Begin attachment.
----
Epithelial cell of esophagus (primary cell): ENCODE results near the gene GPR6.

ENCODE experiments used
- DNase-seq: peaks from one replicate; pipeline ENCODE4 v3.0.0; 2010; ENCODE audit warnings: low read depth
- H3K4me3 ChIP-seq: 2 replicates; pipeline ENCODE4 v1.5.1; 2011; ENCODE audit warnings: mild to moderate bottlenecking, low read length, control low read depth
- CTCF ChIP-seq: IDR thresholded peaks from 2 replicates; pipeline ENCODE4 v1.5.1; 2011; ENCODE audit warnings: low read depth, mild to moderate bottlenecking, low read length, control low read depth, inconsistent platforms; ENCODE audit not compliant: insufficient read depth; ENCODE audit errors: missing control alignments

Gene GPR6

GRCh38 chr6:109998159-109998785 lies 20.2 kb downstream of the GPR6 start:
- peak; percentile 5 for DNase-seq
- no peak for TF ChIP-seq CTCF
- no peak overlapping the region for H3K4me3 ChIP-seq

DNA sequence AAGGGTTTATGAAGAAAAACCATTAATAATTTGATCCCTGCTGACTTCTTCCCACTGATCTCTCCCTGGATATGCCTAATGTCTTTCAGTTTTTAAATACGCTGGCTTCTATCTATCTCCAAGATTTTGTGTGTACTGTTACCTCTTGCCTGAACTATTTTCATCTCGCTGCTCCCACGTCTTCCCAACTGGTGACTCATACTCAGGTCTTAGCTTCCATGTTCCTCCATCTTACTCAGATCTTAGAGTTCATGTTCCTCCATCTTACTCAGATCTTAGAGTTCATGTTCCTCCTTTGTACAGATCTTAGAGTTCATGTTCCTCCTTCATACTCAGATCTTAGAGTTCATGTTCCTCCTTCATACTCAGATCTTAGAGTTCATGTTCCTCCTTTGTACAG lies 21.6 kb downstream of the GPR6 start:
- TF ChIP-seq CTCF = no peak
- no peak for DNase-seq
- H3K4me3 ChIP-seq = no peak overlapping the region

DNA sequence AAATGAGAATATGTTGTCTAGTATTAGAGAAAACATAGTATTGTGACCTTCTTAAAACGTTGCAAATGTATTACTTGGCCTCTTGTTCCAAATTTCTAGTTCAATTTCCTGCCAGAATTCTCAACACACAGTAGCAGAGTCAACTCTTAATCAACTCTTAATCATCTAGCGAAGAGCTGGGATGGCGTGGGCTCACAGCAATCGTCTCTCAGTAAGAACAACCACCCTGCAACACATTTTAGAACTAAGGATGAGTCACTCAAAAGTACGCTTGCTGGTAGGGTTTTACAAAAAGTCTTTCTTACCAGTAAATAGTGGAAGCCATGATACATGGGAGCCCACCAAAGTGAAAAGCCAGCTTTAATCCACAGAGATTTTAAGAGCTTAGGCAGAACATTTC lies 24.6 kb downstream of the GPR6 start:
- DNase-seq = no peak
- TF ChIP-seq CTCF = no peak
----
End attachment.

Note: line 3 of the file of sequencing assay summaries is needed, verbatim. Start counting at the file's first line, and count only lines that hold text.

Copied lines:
- DNase-seq: peaks from one replicate; pipeline ENCODE4 v3.0.0; 2010; ENCODE audit warnings: low read depth